# What could it signify if I find most forms of abstract math (e.g. Calculus) much easier than Physics, Chemistry, and so on? [closed]

I'm an undergraduate now, and am faced with a genuine lack of ability when it comes to Physics. Seeing how my peers react to lectures and catch on faster, it's clear that the issue isn't my professors, but the way my mind takes (or doesn't take) to the material. I had similar trouble with high school Chemistry, and even in college, I completed all levels of Calculus and Differential Equations as well, and didn't struggle nearly as much in those. Doing the calculations in Physics or Chemistry is easy of course, but using definitions and formulas to relate real-world concepts to each other and work on them is extremely challenging to me.

Does anyone know why this might be? Advice is also appreciated on improving upon this weakness.

• How are you at theoretical math that involves coming up with proofs or coming up with your own ways of solving problems? Also, you have compared your performance in various science subjects, but what is your interest and abilities in philosophy or literature? (In its original history as well as its methods, mathematics is a humanities subject, not a science one!) Sep 22 '20 at 6:36
• I also find math to be easier, and for me it's because math is just so airtight and logical -- you can derive it all from axioms. And mathematicians are so careful about speaking precisely and filling in gaps in reasoning. Math is sort of easy in that regard. Also, to me understanding means mainly "how do I know, by my own logic, that this is correct" and that level of understanding seems easiest to attain in math. Sep 22 '20 at 6:42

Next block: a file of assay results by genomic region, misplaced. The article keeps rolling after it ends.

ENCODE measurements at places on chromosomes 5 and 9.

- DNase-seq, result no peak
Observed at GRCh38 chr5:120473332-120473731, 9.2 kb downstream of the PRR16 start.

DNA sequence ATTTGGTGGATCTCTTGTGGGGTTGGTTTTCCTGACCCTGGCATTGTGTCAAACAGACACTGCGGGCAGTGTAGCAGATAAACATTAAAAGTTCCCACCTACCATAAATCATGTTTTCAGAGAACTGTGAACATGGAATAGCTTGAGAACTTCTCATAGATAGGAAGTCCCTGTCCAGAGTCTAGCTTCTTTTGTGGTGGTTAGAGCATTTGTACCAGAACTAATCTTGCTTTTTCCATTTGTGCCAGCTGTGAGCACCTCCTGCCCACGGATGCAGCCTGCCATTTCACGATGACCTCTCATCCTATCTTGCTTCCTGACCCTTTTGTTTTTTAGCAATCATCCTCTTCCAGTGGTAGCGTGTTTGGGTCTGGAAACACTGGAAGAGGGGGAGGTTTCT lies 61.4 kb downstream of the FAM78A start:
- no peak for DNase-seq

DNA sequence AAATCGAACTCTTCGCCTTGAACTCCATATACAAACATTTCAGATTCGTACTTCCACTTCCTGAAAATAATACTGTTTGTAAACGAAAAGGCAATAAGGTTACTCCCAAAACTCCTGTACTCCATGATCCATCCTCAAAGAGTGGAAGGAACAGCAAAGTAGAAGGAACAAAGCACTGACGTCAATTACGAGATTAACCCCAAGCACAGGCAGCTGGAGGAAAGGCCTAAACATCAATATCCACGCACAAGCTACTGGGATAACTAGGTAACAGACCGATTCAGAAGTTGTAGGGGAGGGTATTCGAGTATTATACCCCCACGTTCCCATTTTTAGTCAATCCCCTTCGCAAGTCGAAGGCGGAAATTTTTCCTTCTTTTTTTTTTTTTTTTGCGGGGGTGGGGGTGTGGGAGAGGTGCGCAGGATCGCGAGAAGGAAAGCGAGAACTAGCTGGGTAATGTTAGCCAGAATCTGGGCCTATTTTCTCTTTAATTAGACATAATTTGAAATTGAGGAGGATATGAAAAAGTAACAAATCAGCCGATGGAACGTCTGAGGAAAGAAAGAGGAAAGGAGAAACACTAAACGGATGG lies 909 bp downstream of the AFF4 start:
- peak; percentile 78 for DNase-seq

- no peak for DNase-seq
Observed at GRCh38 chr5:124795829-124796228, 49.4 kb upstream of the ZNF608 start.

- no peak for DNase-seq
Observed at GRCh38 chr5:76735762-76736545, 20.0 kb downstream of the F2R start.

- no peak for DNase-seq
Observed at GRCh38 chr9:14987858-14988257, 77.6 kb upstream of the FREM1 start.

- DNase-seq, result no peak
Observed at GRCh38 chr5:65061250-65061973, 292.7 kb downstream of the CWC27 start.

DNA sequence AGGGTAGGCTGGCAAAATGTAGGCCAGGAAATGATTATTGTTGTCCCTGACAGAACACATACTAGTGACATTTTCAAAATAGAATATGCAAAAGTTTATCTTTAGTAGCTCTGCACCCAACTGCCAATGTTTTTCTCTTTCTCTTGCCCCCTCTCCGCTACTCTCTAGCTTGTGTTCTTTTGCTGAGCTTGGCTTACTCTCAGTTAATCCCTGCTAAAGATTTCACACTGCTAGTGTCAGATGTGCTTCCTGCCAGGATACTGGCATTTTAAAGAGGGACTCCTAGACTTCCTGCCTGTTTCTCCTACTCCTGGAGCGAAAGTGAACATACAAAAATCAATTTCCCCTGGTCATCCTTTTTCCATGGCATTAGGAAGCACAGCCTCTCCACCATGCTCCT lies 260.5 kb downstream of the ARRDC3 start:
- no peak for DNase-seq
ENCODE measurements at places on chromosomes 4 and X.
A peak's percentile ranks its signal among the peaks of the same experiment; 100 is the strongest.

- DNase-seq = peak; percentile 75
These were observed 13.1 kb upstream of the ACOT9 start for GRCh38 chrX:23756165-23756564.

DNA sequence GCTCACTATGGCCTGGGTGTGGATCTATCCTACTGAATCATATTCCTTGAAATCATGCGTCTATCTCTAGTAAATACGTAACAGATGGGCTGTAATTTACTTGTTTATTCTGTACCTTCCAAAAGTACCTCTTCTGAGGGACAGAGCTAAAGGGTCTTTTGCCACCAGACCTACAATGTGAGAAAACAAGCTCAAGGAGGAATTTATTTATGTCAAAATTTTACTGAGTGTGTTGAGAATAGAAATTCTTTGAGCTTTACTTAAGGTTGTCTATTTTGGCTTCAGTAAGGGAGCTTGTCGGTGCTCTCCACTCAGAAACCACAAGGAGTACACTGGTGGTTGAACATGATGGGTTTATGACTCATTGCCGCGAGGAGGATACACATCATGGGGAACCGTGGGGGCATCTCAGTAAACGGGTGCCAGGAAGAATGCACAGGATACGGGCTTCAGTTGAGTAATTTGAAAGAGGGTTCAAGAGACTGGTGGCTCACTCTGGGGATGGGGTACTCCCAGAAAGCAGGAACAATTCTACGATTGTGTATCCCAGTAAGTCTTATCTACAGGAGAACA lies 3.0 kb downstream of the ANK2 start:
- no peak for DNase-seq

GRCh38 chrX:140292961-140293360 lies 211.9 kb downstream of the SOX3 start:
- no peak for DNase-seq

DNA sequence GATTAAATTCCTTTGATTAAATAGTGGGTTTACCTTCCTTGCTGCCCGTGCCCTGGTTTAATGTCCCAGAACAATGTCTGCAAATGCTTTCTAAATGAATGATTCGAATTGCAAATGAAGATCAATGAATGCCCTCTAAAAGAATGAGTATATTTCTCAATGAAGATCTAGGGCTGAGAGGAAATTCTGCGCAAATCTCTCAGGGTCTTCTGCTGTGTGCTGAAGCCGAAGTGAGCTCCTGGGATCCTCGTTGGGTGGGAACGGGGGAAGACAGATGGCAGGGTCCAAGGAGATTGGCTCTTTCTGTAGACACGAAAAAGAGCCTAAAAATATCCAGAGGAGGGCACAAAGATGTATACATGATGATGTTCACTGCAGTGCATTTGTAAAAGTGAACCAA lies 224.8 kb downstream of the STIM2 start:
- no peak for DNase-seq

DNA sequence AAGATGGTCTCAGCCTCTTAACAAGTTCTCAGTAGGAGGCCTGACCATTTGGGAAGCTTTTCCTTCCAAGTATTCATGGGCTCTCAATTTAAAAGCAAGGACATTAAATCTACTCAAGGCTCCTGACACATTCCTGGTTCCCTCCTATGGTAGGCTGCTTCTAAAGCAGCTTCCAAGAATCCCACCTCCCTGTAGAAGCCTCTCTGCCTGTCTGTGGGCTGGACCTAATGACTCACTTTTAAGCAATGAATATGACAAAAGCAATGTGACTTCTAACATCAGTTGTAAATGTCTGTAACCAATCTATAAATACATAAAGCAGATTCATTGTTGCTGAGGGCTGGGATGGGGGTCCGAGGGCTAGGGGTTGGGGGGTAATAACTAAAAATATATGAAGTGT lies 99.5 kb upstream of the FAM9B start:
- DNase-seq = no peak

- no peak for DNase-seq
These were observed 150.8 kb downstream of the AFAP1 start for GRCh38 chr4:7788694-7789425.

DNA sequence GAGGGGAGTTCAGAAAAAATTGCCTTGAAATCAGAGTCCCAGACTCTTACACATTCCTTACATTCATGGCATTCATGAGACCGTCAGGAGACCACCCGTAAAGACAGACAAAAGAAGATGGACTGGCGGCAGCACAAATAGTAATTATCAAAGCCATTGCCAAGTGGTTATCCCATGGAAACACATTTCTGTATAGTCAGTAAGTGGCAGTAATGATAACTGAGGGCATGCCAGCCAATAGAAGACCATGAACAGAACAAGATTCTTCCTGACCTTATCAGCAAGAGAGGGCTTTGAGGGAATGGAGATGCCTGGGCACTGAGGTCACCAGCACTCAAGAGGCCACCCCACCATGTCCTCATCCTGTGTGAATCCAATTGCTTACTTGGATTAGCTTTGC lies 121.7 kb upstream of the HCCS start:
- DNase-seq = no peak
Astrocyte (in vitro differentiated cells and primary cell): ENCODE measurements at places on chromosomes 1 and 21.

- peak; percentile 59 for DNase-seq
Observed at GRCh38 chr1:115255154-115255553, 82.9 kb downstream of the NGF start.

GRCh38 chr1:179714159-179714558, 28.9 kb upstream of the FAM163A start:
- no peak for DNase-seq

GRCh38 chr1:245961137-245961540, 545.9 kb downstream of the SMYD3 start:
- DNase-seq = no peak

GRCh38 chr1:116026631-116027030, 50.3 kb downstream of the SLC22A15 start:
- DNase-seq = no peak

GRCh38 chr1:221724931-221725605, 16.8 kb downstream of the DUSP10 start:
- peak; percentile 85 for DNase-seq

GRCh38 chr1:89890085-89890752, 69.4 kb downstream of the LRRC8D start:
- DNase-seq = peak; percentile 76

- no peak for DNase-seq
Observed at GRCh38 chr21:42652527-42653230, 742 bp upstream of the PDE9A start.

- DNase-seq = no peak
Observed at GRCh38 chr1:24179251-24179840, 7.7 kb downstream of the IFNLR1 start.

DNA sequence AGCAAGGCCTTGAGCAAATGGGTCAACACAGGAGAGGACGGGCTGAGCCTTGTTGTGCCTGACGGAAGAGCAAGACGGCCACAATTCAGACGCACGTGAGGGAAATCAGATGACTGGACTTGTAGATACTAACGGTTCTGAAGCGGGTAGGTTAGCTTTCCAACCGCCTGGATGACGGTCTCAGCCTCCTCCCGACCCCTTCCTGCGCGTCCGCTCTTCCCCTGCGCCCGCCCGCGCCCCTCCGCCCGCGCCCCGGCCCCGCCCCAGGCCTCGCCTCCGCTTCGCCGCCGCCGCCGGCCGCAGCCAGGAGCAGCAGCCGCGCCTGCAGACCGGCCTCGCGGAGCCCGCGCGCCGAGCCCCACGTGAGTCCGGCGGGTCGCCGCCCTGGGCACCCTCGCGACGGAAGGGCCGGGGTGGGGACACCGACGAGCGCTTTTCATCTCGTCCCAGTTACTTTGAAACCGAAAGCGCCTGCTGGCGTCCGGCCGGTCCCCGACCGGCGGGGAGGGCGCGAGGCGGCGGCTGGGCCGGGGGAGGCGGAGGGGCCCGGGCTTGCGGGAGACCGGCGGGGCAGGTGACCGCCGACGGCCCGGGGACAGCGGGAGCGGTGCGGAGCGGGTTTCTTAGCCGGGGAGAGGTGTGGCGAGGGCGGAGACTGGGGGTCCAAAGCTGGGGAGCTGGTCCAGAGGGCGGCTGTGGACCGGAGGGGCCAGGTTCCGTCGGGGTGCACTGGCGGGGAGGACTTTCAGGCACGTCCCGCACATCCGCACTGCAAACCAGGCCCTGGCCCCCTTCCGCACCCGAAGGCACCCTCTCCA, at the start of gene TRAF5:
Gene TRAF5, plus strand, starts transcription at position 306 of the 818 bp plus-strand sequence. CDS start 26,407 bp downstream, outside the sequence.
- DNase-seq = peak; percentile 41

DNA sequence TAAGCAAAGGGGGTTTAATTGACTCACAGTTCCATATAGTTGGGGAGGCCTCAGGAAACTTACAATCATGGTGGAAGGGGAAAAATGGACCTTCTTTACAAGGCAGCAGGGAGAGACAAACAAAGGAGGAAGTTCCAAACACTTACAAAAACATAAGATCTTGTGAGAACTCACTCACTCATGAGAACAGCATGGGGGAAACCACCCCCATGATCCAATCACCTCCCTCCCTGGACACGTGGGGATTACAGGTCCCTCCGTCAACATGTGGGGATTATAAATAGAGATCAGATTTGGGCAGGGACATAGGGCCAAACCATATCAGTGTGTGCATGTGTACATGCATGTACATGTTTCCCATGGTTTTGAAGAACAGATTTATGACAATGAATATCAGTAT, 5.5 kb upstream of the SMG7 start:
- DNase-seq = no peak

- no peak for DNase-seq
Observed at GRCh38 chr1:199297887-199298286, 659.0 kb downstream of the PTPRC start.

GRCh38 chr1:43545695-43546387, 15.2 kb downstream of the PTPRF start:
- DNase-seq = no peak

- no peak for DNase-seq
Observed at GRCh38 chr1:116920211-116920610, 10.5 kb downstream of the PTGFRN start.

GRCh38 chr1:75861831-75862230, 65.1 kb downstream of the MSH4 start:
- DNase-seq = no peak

• I felt that I started to understand physics much better when I read an explanation from Terence Tao about how mathematical models work. I recorded it here. Before that, I got hung up on questions like "how do I define mass"? Now I have the view that mass is just a parameter one introduces in a mathematical model. One can make up any mathematical model they want -- it's a game we all can play (and maybe Newton was the first master of this game). Sep 22 '20 at 6:49
• I would not put calculus in the "abstract" mathematics section. Sep 22 '20 at 11:19
• Why should it signify anything? Sep 22 '20 at 11:46

I have felt more or less the same about certain topics within mathematics and to an extent about physics, biology etc, so I thought I would share my experience and thoughts. My level is different from yours but the feelings are certainly similar.

In early years of high school, I did both math and physics competitions to the National Olympiad level but I picked math because I excelled at it much more than I did at physics. Continuing with the math, I competed at IMO's; however, the topics like combinatorics came much harder to me than the other areas. I have known a number of students who are way better than I was at combinatorics but overall did not remotely reach my level because of the other areas math. Nevertheless, I always felt that those students, if tried as hard and was interested in geometry, algebra, and number theory as much as I did, would have blown me out of the water.

Now I am about to finish my PhD and still feel the same way about topics like Algebra, Topology etc. They just don't come naturally to me as do Analysis or Probability. Venturing into non-math subjects, I failed art history and botany 101, the latter of which is often considered as a free-A class. On the other hand, I have heard similar stories from my peers who are doing excellent research in Algebra - they would struggle quite a bit in an introductory analysis course, for instance.

What I am trying to get at in my ramblings is that certain things are just easier for some people and not for others. This, compounded with the lack of interest you have in certain subjects, most likely lead to the feeling of "inadequacy" that you are perhaps describing.